Silkworm (Bombyx mori) is an important economic insect with a fat body that plays a crucial role in the storage and transfer of nutrients. It is also known that TiO2 nanoparticles (NPs) can improve feed efficiency and promote silk protein synthesis in the silkworm. In this study, we profiled gene expression in the silkworm fat body after TiO2 NP treatment, validated the major RNA-seq findings, and determined the contents of trehalose and triglyceride, the activity of lipase, and the amount of total proteins. RNA-seq analysis revealed that TiO2 NP treatment caused significant expression changes in 341 genes (P≤0.01), 138 of which were upregulated while the other 203 were downregulated. The expression levels of two target genes in the insulin signaling pathway and two protein metabolism-related target genes, three lipid metabolism-associated target genes, two carbohydrate metabolism related target genes and expression levels of seven heat shock protein genes were increased, and that of threonine dehydratase gene and fatty acid transport protein gene were decreased. The RNA-seq results of 16 genes were validated by quantitative real-time PCR. The lipase activity, content of trehalose, and amount of total proteins were elevated by 3.86-fold, 1.34-fold, and 1.21-fold, respectively, and the content of triglyceride was decreased by 0.94-fold after TiO2 NP treatment. These results indicated that TiO2 NPs activated the insulin signaling pathway, promoted the metabolism of protein, fat, and carbohydrate, and improved nutrition metabolism. Our study provides new support for the understanding of the beneficial effect of TiO2 NPs on silkworm nutrient metabolism.
The silkworm, which belongs to Lepidoptera: Bombycidae, has complete metamorphosis including four stages: egg, larva, pupa and adult. The larvae use absorbed nutrients to provide energy for the growth, development and metamorphosis, during which they synthesize and secrete a large amount of silk proteins (Tanaka et al., 2009; Truman and Riddiford, 1999). The fat body is the silkworm's intermediate metabolic organ, playing important physiological roles in nutrient storage and transport (Arrese and Soulages, 2010), metabolic detoxification (Cheng et al., 2006a,b; Wen et al., 2003; Petersen et al., 2001), and immune regulation (Trenczek and Faye, 1988).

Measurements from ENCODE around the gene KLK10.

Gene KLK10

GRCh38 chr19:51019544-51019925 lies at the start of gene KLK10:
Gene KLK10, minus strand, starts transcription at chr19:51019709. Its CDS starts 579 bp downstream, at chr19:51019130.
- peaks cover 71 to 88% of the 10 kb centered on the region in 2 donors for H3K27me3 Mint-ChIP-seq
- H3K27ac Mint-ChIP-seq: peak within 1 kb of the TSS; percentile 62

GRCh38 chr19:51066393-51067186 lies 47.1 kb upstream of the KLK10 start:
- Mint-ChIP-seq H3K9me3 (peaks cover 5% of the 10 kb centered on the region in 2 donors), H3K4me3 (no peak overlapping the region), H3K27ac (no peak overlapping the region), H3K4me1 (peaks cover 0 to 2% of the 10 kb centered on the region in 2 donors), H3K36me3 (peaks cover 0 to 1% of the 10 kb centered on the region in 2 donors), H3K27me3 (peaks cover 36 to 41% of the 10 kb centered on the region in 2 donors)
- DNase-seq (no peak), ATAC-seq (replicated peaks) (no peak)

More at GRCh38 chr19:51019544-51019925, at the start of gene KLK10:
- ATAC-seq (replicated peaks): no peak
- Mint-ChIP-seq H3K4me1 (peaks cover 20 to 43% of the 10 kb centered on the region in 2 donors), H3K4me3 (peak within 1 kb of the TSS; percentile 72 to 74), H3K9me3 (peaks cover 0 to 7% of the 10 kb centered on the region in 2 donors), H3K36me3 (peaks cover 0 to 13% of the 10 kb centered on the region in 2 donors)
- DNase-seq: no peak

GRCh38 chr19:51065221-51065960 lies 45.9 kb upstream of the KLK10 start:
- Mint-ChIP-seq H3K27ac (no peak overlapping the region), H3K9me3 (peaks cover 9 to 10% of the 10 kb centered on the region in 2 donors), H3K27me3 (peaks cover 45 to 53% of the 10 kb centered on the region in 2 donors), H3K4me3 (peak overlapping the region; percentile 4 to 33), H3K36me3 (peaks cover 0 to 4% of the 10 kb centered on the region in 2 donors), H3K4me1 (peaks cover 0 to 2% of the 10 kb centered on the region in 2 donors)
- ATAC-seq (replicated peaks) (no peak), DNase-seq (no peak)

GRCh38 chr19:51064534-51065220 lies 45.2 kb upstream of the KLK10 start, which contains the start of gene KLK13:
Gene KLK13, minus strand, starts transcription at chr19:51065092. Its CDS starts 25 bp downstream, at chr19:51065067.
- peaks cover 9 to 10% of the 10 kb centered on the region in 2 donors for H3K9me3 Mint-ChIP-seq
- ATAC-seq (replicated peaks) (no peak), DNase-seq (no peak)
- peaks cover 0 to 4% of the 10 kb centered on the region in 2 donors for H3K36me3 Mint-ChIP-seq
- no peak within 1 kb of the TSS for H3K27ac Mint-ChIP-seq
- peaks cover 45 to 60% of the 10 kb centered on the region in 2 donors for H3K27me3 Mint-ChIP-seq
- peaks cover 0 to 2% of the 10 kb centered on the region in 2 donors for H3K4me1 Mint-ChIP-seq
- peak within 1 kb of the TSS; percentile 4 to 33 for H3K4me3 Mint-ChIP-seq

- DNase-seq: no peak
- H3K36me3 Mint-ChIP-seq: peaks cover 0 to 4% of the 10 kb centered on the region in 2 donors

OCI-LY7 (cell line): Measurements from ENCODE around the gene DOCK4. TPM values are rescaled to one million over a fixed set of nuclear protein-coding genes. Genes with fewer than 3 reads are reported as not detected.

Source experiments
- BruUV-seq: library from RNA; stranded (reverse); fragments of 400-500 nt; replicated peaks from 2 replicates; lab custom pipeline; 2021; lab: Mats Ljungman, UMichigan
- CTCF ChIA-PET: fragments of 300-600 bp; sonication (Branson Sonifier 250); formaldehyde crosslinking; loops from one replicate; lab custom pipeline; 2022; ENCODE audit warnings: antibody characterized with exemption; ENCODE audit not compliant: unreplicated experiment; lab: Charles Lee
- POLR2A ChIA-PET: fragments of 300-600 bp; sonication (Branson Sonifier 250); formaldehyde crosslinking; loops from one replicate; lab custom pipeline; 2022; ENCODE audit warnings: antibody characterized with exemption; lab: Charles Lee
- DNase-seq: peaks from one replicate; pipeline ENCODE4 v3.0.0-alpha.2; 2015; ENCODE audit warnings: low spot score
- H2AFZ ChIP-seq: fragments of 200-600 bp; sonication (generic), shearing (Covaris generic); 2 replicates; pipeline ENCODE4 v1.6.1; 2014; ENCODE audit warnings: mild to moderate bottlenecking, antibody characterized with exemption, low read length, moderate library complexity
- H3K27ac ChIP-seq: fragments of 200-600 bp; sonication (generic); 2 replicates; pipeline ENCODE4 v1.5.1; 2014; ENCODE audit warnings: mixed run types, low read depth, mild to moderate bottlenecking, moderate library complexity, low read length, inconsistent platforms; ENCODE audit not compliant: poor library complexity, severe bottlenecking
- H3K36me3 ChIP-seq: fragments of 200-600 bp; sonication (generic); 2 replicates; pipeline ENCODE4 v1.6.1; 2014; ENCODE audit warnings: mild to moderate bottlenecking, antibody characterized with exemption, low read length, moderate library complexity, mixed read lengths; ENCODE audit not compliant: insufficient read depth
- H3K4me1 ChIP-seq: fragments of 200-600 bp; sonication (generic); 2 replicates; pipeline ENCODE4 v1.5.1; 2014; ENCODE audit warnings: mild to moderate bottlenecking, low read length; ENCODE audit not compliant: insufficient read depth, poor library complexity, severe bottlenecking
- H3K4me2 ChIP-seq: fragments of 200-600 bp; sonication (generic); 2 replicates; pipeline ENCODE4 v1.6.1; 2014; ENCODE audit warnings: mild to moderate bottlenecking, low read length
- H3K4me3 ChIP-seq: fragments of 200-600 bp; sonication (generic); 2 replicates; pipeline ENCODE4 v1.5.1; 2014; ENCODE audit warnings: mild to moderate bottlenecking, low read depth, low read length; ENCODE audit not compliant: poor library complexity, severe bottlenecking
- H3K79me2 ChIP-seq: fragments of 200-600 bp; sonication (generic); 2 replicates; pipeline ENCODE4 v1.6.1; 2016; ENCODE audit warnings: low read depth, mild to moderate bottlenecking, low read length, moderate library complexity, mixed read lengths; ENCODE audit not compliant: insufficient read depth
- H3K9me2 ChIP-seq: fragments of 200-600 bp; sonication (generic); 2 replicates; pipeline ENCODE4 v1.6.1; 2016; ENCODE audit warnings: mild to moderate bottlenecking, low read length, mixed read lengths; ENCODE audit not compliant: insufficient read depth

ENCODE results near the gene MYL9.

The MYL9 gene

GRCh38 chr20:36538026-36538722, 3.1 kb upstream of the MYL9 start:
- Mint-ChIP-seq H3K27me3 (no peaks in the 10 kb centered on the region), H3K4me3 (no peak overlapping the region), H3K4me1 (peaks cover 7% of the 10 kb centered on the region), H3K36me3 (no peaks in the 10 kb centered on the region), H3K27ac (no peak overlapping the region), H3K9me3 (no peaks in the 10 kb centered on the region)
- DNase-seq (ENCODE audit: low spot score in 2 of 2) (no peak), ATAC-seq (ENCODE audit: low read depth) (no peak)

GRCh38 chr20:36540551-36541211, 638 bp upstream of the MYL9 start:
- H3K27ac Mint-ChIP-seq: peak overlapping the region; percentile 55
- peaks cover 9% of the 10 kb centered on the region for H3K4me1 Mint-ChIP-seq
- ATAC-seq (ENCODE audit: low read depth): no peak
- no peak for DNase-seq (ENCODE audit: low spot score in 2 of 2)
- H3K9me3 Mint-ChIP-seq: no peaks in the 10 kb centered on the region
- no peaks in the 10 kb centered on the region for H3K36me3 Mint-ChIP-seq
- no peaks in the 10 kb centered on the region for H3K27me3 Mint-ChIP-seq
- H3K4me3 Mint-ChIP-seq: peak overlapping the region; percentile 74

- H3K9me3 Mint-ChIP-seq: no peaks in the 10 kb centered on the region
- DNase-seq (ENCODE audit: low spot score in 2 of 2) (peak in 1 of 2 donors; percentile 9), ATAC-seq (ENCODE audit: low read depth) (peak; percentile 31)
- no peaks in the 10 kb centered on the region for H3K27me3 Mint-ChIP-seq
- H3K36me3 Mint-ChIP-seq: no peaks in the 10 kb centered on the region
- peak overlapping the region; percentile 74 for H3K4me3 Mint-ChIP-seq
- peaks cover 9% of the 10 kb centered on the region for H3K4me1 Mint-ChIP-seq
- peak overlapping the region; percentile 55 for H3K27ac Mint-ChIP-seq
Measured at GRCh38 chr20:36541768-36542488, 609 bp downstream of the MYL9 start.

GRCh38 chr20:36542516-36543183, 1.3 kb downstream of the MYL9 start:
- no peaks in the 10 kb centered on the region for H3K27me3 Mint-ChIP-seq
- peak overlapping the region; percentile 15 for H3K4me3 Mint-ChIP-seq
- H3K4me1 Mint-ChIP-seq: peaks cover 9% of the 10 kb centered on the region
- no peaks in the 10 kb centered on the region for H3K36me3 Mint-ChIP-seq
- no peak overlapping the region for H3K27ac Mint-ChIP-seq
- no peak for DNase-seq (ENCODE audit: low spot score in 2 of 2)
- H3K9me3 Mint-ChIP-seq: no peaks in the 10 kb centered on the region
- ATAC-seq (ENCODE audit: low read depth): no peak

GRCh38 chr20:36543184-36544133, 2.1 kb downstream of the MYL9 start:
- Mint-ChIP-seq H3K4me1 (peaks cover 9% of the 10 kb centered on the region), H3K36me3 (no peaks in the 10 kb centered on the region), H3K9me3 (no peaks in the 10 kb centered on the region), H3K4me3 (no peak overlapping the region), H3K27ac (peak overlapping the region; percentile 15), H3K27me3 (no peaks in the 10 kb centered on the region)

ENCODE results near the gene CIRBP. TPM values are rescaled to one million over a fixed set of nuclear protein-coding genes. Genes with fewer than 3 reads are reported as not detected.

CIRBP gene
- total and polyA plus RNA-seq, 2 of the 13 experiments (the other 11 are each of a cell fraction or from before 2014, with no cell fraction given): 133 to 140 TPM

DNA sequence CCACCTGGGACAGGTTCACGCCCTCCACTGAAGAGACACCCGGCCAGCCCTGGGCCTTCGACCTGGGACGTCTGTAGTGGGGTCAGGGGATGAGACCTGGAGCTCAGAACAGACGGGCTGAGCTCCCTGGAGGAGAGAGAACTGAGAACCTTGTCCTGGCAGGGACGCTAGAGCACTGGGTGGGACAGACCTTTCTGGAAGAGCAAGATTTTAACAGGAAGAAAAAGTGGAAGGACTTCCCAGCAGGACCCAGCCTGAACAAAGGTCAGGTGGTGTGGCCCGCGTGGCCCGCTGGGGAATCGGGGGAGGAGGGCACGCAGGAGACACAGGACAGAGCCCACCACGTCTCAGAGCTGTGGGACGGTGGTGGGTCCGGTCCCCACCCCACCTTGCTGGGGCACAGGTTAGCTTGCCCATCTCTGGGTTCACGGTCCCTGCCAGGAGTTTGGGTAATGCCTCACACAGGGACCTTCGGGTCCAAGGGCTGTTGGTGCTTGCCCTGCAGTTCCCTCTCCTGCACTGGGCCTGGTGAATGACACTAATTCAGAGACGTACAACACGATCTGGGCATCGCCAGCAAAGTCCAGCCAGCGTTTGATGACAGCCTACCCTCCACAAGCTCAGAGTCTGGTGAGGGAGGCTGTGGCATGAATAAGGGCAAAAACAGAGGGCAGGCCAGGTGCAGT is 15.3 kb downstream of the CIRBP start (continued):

TiO2 nanoparticles (NPs) are a nanomaterial widely used as an environmental cleanup material (Choi et al., 2006; Esterkin et al., 2005), in daily necessities (Weir et al., 2012), and in chemicals (Li et al., 2015a,b; Zhu et al., 2007). It has been shown that feeding silkworms with TiO2 NPs can increase feed efficiency and promote silk protein synthesis (Ni et al., 2015). TiO2 NPs can mediate the synthesis of ecdysterone to affect silkworm growth and development (Li et al., 2014), and enhance silkworm's anti-viral ability (Su et al., 2014).
The insulin signaling pathway (see http://www.genome.jp/kegg-bin/show_pathway?map04910 for details) participates in the regulation of insect growth and metabolism (Jia et al., 2004). It regulates silkworm glucose metabolism at different developmental stages (Wu and Brown, 2006; Iwami, 2000; Satake et al., 1997), mediates lipid metabolism (Saltiel and Kahn, 2001), and promotes protein synthesis (Douglas et al., 1991). Whether feeding silkworms with TiO2 NPs affects the insulin signaling pathway in the fat body is as yet unknown. This study profiled the gene expression in silkworm fat body after TiO2 NPs treatment and analyzed regulations of the differentially expressed genes to explore the mechanism of TiO2 NPs' effect on silkworm nutrient metabolism.
Effect of TiO2 NPs on the gene expression in silkworm fat body
Fifth instar silkworms were fed with TiO2 NPs, and RNA-seq was used to determine TiO2 NPs' effect on gene expression in the silkworm fat body. RNA-seq revealed that TiO2 NPs treatment led to differential expression of 11,268 genes in the silkworm fat body. 341 genes showed significant differences, among which 138 were upregulated and 203 were downregulated (Fig. 1).
Blast2GO program was used to obtain the gene ontology (GO) annotation of differentially expressed genes (DEGs). GO function statistical analysis was done to understand the distribution of gene functions at macro level. As shown by the GO functional classification map (Fig. 2), differentially expressed genes were classified by biological processes, cellular component and molecular functions. Eleven biological processes accounted for more than 10% of the annotated genes, with cellular process, metabolic process and single-organism process showing the highest percentages of annotated genes. Five cellular component subgroups accounted for more than 10% of annotated genes, with cell, cell part and organelle showing the highest percentages of annotated genes. Three molecular functions accounted for 10% or more of annotated genes, which were binding, catalytic activity and structural molecular activity.